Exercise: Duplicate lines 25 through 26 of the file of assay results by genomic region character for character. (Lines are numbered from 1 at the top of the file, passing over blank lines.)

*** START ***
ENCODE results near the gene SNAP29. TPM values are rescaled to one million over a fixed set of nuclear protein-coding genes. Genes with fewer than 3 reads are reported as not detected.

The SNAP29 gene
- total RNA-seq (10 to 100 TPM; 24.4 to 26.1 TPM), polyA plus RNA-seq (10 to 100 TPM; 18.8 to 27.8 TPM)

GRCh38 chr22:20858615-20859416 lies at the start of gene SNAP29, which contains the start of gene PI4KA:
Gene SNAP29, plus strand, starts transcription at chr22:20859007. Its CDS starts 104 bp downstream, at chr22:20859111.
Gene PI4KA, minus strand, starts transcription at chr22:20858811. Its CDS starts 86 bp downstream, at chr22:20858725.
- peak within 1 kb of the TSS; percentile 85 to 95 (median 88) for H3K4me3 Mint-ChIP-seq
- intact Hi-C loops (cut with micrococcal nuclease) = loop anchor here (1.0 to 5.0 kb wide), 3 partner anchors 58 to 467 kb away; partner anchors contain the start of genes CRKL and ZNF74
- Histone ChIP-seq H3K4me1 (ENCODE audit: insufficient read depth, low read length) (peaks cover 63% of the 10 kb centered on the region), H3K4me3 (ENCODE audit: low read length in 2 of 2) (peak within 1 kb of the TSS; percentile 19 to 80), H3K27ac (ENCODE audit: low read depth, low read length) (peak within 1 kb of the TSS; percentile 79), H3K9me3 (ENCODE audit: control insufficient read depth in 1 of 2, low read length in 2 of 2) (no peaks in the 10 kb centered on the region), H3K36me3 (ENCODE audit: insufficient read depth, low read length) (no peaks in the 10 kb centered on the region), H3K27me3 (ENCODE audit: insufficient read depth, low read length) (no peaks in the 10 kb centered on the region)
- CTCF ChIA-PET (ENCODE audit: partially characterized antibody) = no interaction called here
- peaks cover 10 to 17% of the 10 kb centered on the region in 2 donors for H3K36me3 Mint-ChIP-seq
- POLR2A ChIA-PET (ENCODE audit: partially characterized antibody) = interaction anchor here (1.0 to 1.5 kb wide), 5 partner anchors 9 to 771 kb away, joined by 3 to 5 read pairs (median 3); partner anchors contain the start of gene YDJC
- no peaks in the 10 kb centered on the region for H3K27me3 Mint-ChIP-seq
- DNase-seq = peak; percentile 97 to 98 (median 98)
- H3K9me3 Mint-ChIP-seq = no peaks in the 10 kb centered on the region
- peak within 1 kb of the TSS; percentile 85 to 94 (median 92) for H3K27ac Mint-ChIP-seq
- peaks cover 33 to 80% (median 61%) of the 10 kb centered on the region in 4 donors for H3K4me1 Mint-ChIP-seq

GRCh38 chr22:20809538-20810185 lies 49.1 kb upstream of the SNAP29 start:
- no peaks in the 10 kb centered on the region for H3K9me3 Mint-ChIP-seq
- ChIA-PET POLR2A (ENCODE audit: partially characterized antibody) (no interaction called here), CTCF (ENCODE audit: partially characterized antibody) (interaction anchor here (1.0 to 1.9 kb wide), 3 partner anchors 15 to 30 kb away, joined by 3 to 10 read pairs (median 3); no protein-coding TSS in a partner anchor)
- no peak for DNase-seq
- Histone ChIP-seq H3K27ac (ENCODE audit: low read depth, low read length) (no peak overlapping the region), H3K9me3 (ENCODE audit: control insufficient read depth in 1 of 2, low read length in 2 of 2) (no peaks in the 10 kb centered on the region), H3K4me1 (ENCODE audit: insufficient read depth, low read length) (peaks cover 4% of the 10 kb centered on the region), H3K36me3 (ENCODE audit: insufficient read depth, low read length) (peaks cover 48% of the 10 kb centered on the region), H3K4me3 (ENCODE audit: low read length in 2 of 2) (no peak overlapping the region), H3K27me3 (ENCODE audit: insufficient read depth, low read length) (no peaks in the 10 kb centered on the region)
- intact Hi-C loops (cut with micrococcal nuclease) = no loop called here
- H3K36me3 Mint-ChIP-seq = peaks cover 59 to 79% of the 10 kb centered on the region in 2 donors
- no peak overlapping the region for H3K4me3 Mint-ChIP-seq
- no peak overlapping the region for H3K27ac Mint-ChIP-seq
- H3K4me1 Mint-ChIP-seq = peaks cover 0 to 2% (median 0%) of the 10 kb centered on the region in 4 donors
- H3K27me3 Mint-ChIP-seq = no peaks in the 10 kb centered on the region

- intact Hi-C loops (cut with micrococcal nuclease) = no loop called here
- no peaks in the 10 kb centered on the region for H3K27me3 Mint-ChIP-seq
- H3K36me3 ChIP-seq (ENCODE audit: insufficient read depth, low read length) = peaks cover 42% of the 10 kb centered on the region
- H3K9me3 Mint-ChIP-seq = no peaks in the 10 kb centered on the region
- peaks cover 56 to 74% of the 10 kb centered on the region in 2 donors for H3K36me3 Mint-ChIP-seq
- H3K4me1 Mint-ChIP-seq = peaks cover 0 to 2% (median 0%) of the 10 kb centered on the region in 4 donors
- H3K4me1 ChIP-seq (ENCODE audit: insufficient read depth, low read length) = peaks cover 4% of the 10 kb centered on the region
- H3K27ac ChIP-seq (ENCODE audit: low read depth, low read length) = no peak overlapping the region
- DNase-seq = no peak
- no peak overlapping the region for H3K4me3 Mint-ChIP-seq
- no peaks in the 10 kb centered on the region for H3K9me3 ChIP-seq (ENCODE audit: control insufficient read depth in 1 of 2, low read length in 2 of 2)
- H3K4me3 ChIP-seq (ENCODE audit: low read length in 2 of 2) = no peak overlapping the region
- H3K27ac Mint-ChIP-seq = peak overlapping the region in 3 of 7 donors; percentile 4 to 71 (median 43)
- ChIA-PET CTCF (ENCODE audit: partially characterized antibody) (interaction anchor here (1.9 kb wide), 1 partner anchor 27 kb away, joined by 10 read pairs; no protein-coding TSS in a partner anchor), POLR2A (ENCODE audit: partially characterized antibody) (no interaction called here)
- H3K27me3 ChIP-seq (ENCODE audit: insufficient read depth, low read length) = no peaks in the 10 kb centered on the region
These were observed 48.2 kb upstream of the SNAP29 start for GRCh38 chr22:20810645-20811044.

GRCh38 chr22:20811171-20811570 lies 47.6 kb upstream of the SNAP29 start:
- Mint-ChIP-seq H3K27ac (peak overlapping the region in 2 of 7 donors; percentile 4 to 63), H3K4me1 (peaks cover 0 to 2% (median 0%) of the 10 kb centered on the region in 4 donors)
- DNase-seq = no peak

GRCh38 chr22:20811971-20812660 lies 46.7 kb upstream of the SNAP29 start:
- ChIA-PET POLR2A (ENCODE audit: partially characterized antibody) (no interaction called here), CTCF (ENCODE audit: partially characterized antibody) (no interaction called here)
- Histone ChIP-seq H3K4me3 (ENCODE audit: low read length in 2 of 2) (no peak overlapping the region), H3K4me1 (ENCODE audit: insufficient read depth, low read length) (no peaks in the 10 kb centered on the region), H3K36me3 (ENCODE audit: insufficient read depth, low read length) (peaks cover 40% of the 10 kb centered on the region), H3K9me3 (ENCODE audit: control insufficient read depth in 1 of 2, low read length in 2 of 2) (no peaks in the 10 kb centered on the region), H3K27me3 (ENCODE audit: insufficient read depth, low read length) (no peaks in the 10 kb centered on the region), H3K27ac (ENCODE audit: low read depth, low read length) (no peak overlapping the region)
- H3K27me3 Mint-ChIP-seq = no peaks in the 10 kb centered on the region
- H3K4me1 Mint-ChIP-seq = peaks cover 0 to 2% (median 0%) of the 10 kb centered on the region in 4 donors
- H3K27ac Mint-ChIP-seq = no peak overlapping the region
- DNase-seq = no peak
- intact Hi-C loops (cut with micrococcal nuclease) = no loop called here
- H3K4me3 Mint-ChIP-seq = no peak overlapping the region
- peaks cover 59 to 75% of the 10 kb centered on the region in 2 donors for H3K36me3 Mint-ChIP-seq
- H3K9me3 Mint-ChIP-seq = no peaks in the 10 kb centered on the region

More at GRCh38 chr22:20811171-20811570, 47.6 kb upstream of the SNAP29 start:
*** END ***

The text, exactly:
- no peak overlapping the region for H3K4me3 Mint-ChIP-seq
- no peak overlapping the region for H3K27ac Mint-ChIP-seq